Paradoxically, Uzbekistan is a net exporter of both natural resources and electricity. Every year, it earns hundreds of millions of dollars by exporting electricity to neighboring countries, mainly to Afghanistan, and billions of dollars by exporting natural gas to China, Russia and its neighbors. For years, the government prioritized boosting export earnings over domestic consumption needs. Questions persist, therefore, as to whether the planned NPP will really serve to ease the plight of the population, or will merely become another source of export revenues for government officials and affiliated business groups (Sputniknews-uz.com, March 24).
Such fears are not entirely baseless: in order to recoup the cost and to meet loan repayment targets associated with the nuclear plant, Uzbekistan’s government might again be tempted to sell most of the electricity to neighboring markets to generate quick cash. Corroborating these fears, proponents of the NPP within the government tend to look at the issue through the prism of freeing more natural gas for exports, rather than satisfying the growing demand for gas from the people and businesses of Uzbekistan (Review.uz, June 29).
Bahtiyor Ergashev, an Uzbekistani researcher, has voiced mainly positive assessments of the government’s NPP plans. And yet, he also thinks it might make long-overdue radical reforms of the energy sector even more urgent. According to Ergashev, Uzbekistan’s power supply system is “totally rotten, through and through corrupted with unbelievable rates of electricity loss that can reach as high as 38 percent.” Therefore, the rehabilitation and modernization of the existing power generation units and transmission infrastructure are prerequisites for the effective management of the energy system (Vestnik Kavkaza, June 3).
Anvar Husainov, a former senior energy official and political commentator, does not think an NPP would be the most effective solution for Uzbekistan’s energy crisis. Instead of embarking on an enterprise that could cost $10 billion–13 billion, he believes the government should consider investing in neighboring Tajikistan’s long delayed but more cost-effective Rogun Hydro Power Plant (HPP), estimated to cost $4 billion. When fully completed, the dam would cheaply generate 3,600 MW of electricity and could meet the growing energy needs of both Tajikistan and Uzbekistan as well as other countries in the region (YouTube, May 31).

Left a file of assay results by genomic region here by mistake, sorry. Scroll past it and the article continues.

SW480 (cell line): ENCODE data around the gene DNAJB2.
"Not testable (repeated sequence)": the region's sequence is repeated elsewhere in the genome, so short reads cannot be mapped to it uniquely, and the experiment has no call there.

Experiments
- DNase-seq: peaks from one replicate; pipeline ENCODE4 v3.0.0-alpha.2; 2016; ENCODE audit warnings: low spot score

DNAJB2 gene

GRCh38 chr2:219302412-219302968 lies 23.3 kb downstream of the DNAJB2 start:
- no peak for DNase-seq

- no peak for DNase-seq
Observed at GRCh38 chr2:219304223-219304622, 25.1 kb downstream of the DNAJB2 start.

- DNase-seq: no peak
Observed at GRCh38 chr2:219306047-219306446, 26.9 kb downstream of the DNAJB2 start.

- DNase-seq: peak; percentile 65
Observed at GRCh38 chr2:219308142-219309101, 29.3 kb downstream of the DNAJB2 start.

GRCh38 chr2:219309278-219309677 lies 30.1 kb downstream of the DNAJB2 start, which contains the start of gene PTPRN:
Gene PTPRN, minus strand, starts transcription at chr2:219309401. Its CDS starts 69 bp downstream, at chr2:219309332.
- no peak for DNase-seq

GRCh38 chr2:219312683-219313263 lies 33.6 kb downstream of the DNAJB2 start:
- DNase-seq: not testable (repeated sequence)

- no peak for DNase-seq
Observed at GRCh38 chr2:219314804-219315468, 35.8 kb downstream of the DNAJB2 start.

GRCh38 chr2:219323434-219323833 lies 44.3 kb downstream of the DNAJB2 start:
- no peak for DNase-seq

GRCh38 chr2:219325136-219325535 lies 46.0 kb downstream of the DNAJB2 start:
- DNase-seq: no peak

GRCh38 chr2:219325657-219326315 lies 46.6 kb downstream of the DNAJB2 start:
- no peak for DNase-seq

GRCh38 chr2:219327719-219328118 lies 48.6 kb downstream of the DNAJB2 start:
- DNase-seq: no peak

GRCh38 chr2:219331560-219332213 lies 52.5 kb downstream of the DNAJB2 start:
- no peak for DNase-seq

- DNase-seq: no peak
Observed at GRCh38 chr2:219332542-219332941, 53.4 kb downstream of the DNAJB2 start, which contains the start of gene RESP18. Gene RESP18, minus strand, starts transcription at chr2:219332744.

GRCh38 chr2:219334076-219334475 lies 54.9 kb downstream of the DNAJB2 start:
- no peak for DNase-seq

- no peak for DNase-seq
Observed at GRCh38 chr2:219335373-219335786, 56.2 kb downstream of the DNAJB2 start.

Beginning this year, Uzbekistan has resumed importing electricity from Tajikistan and Kyrgyzstan. The electricity is priced at $2 cents per kilowatt in summer, and $2.5 cents per kilowatt in winter, quite close to Uzbekistan’s prices for domestically generated energy (Podrobno.uz, April 3). Uzbekistan’s attitude toward the Rogun hydro plant and the heretofore similarly controversial Kambarata HPP in Kyrgyzstan has changed dramatically after President Mirziyoyev came to power. Once strongly opposed, Uzbekistan has even expressed a willingness to invest in both of these HPPs, calling them “important projects for the whole region” (President.tj, March 9; Kabar.kg, December 28, 2017).
In the final analysis, construction of the proposed NPP will not completely solve Uzbekistan’s energy shortages. Uzbekistan will still need to expand power-generating capacity (perhaps by building additional NPPs) as well as look for alternative sources of energy, including from neighboring countries. Moreover, the government’s current practice of favoring exporting energy resources without first fully satisfying domestic demand is quite contentious. If it continues, it may undermine Uzbekistan’s ability to fully realize its human and industrial potential.